According to the IBM Smarter Workforce Institute, rejected candidates are more than 80% likely to reapply if they have a positive experience.

  1. Referrals of outstanding candidates.


    The Talent Board study has shown that 81% of candidates will share their positive experiences with family, friends, and colleagues, encouraging them to apply for open positions at your company.

    1. Promote the recruitment brand for free!

    The Talent Board research has also found that 51% of candidates with positive experiences will share their impressions on company review sites like Glassdoor, and social media platforms such as Facebook and LinkedIn.

    1. The company will make money.

    According to the IBM Smarter Workforce Institute, candidates satisfied with their experience are twice as likely to become customers of the recruiting organization compared to unsatisfied candidates.

    Let's see how Hireforce shares strategies for turning rejected candidates into enthusiastic brand ambassadors.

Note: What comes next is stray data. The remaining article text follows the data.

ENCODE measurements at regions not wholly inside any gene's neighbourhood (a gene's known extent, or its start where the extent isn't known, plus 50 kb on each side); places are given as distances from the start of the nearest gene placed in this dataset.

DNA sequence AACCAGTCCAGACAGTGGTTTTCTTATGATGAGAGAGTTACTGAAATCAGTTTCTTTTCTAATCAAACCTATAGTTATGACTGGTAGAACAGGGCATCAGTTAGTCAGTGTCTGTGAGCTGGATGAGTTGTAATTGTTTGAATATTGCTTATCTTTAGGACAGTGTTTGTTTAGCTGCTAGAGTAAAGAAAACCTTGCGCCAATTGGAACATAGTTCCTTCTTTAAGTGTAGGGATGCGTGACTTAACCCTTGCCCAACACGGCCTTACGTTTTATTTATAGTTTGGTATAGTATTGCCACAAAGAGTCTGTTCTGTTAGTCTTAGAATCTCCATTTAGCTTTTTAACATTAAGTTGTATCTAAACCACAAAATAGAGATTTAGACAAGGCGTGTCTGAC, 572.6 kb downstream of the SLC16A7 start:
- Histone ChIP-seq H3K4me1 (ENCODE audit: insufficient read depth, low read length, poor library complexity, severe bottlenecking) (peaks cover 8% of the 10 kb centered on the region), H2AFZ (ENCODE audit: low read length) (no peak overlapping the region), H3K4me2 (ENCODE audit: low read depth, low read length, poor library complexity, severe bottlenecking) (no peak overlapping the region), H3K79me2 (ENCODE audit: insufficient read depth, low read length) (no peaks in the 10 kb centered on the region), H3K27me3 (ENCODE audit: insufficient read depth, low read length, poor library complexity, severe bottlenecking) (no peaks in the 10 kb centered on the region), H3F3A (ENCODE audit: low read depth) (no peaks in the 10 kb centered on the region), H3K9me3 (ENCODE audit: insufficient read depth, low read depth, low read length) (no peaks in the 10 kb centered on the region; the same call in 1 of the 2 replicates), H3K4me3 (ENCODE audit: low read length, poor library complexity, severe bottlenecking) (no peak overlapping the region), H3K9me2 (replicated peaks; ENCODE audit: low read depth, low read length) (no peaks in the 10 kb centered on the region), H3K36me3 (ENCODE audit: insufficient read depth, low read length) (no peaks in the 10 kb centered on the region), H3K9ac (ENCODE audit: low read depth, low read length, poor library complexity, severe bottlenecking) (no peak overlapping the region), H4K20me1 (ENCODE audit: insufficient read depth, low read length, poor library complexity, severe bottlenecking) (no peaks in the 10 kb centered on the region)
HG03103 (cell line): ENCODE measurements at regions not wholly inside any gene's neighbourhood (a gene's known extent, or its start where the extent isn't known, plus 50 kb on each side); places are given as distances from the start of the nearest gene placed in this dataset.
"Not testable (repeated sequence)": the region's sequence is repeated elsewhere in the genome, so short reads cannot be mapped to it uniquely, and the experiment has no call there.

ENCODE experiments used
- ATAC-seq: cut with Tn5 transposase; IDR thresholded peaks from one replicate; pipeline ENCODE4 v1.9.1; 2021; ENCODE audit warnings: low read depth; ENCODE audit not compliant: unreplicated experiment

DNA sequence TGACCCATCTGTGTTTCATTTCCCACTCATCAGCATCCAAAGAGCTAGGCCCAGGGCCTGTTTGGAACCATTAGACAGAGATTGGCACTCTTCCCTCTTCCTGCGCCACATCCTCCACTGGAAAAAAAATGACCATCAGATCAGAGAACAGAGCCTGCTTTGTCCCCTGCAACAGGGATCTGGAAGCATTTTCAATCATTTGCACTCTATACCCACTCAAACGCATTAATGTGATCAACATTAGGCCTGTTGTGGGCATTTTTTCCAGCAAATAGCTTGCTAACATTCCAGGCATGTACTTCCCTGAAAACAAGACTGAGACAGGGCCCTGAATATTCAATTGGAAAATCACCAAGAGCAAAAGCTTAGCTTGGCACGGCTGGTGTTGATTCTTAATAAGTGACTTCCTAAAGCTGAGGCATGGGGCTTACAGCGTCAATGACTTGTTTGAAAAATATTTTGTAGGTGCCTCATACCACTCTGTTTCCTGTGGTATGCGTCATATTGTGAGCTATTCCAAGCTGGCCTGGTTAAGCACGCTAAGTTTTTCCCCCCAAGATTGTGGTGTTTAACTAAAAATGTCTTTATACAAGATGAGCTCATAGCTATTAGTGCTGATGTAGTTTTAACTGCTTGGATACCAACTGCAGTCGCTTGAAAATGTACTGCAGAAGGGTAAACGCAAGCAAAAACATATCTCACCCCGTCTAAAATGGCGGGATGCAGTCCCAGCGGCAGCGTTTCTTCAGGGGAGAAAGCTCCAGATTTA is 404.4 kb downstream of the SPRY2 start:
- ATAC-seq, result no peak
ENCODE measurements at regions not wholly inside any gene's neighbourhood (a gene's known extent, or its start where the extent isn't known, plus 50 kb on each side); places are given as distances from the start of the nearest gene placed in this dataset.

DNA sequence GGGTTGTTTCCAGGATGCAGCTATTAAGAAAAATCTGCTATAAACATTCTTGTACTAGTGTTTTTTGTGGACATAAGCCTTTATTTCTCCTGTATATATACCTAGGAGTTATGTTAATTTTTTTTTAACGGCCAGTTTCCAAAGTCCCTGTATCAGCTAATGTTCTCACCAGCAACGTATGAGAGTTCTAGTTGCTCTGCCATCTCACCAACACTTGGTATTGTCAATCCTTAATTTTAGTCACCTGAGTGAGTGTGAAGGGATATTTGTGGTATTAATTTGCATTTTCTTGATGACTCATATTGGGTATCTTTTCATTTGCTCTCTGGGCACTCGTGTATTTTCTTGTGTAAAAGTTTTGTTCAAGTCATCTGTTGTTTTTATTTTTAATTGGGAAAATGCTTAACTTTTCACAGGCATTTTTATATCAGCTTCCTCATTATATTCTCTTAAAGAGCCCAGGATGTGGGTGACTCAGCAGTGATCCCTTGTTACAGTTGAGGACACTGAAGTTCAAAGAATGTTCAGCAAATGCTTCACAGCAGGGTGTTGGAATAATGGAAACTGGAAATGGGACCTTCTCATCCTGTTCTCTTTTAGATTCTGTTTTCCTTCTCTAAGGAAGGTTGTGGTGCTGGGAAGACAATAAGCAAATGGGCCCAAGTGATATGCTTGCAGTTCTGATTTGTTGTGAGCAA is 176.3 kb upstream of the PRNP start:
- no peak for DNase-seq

How to turn rejected candidates into brand ambassadors for recruiters?

    When rejected, candidates may feel a bit disappointed. However, their journey to your company is not necessarily closed.

    Try to maintain close contact with rejected candidates. Who knows, they might be perfect for one of the job positions in your company in the future!

    So, no time to waste, here's how to build continuous relationships with rejected candidates and turn them into enthusiastic brand ambassadors in just 6 simple steps:

Step 1: Notify Carefully

Rejecting candidates is never easy, but it can still be done carefully and respectfully.

First and foremost, ensure you communicate the decision promptly. Reach out to candidates who didn't make it to the next round of your hiring process immediately. The best time to contact candidates is within 48 hours after the interview.

If possible, communicate the decision over the phone. The latest Candidate Experience (CandE) research by Talent Board found that candidate experience improves by 29% if you reject candidates over the phone instead of via email or text message.